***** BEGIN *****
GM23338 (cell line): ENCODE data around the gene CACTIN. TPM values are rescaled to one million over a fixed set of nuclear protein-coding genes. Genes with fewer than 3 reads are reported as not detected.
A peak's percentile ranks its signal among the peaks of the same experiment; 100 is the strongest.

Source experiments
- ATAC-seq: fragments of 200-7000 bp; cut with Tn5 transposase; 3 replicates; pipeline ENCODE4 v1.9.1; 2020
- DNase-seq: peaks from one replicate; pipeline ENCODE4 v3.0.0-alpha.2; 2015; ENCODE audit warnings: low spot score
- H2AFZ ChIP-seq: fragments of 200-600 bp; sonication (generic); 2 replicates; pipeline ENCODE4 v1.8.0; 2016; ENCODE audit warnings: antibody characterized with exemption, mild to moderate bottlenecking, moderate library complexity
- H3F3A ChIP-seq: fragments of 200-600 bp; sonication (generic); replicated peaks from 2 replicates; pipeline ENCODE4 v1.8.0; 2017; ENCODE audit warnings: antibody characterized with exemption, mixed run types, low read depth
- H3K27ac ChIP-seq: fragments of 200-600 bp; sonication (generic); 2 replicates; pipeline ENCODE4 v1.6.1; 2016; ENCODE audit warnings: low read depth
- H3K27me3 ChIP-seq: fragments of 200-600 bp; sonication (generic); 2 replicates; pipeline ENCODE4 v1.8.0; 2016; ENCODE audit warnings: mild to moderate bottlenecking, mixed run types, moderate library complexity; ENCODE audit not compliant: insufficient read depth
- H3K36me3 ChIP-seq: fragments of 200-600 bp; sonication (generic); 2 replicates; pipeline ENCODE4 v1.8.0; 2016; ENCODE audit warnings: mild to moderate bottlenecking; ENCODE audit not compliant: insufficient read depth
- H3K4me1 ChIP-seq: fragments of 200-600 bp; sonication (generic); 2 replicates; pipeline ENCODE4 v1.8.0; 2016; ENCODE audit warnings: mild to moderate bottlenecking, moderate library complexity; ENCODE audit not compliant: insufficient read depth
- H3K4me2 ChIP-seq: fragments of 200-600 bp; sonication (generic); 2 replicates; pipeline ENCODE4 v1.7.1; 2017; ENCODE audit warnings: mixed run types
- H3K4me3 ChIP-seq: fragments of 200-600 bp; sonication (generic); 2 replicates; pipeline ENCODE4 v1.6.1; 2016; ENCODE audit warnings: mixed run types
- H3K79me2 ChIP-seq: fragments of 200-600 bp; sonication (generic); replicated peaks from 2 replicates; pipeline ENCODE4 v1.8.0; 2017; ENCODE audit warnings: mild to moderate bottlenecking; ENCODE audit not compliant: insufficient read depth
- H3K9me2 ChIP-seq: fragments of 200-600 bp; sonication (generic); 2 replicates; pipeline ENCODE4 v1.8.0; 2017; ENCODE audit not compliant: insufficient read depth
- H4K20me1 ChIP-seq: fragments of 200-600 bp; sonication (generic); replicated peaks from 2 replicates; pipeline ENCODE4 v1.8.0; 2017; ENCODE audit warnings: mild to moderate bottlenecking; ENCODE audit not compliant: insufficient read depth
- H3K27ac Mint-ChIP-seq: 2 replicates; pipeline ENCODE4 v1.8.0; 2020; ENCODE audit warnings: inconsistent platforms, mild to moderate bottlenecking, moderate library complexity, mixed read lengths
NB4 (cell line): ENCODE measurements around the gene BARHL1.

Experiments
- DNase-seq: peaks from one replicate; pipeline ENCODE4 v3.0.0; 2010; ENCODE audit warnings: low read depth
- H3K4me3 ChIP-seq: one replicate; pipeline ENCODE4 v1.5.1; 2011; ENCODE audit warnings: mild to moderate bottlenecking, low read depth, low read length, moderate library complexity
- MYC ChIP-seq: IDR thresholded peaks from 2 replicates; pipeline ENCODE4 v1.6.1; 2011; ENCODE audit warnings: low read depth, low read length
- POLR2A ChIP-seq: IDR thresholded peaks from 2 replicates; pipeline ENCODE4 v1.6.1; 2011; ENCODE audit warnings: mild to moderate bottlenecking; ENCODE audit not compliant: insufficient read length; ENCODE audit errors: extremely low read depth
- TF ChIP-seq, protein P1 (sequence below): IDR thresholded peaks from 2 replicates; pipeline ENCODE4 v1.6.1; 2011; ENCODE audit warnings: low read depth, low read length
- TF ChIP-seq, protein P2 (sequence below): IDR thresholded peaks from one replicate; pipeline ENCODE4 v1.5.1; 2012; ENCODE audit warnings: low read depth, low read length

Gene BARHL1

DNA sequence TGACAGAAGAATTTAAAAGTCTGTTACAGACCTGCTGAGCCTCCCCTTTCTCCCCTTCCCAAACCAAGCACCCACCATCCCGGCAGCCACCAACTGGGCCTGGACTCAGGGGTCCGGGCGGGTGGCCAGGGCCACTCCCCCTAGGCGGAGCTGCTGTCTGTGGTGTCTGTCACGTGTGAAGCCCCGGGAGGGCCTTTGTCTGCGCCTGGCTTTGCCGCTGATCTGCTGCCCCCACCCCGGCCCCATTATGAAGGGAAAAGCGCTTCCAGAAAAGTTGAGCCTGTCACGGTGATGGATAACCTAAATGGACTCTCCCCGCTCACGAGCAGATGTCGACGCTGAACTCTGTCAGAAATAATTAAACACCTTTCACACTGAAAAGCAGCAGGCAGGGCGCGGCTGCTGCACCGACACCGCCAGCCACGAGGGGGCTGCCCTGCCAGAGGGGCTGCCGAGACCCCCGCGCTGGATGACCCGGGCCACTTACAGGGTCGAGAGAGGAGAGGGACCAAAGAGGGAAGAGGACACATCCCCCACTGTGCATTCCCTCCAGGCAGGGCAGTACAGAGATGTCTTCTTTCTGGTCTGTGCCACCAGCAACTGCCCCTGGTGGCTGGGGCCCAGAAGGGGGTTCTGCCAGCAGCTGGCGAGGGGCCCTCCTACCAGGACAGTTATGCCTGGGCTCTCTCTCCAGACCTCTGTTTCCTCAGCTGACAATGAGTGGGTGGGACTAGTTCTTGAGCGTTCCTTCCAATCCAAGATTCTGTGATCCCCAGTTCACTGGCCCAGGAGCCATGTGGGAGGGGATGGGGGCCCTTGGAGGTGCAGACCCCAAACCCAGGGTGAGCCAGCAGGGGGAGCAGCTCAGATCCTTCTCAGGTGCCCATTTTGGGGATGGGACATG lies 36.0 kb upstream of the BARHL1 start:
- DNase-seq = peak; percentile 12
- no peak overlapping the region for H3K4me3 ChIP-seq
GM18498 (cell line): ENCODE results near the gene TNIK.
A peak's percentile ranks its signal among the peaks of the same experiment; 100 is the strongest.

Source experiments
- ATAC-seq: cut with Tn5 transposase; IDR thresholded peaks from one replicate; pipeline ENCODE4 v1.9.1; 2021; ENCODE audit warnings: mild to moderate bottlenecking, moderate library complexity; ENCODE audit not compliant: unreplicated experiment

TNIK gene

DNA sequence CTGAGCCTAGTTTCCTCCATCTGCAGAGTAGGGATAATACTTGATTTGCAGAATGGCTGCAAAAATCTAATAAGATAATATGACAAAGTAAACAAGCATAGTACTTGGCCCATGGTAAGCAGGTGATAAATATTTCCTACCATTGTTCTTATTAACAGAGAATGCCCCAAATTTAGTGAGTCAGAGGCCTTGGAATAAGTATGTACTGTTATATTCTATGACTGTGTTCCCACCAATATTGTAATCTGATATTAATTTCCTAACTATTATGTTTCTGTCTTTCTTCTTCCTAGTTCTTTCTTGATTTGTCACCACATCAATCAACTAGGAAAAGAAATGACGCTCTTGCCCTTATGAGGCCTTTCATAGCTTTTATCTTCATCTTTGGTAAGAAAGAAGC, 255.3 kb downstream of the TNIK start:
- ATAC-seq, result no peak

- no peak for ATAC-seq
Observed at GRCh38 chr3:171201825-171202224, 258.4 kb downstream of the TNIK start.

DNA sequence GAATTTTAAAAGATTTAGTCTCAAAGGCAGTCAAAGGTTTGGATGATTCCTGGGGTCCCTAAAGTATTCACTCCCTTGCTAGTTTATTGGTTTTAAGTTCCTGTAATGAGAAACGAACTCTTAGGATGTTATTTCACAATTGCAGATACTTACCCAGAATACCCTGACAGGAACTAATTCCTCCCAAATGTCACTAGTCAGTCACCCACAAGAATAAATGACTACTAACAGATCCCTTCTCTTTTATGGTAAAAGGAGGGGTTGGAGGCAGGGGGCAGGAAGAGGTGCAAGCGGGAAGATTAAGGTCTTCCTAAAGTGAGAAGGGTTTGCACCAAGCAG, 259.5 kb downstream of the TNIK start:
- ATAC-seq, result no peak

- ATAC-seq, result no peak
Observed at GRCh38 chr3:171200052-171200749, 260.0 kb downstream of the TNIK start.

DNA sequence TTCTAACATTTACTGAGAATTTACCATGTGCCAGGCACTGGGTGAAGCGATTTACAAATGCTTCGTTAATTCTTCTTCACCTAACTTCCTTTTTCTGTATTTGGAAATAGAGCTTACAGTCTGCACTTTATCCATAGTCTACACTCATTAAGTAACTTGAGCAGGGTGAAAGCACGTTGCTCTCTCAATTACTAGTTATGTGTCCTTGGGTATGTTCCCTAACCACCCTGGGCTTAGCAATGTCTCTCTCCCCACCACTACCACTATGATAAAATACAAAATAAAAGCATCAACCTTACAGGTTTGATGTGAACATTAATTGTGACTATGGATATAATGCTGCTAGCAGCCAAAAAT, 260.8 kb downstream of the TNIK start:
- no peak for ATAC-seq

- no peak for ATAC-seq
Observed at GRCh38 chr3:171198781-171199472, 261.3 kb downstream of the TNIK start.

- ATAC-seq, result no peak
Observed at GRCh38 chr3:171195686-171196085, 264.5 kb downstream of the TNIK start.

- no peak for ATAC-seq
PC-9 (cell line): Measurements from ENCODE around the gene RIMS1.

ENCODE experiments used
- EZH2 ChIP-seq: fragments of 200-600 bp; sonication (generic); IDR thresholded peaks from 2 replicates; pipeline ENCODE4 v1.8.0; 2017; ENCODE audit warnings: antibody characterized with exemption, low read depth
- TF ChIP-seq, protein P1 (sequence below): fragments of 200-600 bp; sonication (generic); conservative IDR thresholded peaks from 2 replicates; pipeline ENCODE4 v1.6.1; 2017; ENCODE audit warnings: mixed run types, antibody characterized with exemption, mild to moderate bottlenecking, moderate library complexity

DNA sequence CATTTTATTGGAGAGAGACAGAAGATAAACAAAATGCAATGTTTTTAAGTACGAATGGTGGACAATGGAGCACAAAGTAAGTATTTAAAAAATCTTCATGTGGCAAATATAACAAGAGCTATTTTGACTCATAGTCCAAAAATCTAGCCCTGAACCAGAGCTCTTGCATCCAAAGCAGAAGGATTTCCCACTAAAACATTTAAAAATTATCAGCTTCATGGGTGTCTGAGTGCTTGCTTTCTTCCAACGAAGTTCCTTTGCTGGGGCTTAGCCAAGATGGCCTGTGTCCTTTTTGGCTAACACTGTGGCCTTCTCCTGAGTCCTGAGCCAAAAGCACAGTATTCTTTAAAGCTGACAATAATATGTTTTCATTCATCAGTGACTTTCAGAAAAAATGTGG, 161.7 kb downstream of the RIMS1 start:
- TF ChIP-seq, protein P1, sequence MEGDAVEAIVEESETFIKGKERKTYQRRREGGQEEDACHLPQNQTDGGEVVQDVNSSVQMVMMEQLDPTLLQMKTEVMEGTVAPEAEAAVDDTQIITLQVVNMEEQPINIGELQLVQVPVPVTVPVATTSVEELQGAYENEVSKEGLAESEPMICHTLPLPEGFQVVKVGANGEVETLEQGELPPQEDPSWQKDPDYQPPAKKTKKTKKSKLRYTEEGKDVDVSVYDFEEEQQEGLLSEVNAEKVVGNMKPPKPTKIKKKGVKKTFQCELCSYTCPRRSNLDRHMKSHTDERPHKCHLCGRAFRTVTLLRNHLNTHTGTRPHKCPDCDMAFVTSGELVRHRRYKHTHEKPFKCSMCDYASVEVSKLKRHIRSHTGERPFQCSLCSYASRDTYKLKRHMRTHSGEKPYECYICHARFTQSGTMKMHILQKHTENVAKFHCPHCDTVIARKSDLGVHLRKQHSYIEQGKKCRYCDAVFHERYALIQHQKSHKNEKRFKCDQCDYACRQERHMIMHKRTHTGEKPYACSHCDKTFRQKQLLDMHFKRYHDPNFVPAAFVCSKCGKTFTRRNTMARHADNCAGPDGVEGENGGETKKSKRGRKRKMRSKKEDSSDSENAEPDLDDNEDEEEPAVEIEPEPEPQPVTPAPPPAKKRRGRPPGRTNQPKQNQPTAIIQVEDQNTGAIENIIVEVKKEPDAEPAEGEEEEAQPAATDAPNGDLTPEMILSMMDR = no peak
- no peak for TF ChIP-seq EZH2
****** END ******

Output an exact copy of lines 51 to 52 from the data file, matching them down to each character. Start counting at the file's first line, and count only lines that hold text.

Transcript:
ENCODE experiments used
- EZH2 ChIP-seq: fragments of 200-600 bp; sonication (generic); IDR thresholded peaks from 2 replicates; pipeline ENCODE4 v1.8.0; 2017; ENCODE audit warnings: antibody characterized with exemption, low read depth